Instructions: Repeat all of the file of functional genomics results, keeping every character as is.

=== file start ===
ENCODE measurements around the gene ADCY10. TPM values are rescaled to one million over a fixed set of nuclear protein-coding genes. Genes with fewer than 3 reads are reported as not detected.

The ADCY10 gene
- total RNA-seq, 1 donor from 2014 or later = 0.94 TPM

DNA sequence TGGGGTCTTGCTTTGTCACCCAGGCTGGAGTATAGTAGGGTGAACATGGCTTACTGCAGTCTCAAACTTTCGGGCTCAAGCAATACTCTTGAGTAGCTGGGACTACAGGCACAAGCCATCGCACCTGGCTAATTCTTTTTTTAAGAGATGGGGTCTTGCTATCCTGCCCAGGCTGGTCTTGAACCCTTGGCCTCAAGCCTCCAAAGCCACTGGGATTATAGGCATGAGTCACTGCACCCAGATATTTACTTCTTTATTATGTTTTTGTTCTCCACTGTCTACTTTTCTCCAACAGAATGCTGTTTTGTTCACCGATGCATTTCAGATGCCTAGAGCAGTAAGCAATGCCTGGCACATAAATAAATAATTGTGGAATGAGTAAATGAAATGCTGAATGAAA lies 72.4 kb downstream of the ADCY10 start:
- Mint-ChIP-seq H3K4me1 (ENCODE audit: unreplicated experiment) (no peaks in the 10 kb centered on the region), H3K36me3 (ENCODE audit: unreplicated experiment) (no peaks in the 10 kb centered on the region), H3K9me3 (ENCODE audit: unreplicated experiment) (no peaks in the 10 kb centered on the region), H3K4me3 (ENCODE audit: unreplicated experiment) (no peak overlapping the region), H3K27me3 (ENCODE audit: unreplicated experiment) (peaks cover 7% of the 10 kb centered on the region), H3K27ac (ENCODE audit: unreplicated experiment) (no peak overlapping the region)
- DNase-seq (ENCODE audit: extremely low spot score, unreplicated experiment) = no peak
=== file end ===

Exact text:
ENCODE measurements around the gene ADCY10. TPM values are rescaled to one million over a fixed set of nuclear protein-coding genes. Genes with fewer than 3 reads are reported as not detected.

The ADCY10 gene
- total RNA-seq, 1 donor from 2014 or later = 0.94 TPM

DNA sequence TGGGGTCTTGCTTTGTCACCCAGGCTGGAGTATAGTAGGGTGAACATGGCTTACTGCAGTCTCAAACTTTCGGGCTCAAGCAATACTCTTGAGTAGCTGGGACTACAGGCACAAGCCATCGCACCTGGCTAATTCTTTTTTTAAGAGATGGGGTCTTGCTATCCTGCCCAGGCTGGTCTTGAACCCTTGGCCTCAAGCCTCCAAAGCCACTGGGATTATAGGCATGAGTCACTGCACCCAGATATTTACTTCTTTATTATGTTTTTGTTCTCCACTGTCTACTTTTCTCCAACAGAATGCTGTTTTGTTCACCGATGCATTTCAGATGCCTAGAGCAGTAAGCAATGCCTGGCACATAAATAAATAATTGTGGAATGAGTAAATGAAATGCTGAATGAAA lies 72.4 kb downstream of the ADCY10 start:
- Mint-ChIP-seq H3K4me1 (ENCODE audit: unreplicated experiment) (no peaks in the 10 kb centered on the region), H3K36me3 (ENCODE audit: unreplicated experiment) (no peaks in the 10 kb centered on the region), H3K9me3 (ENCODE audit: unreplicated experiment) (no peaks in the 10 kb centered on the region), H3K4me3 (ENCODE audit: unreplicated experiment) (no peak overlapping the region), H3K27me3 (ENCODE audit: unreplicated experiment) (peaks cover 7% of the 10 kb centered on the region), H3K27ac (ENCODE audit: unreplicated experiment) (no peak overlapping the region)
- DNase-seq (ENCODE audit: extremely low spot score, unreplicated experiment) = no peak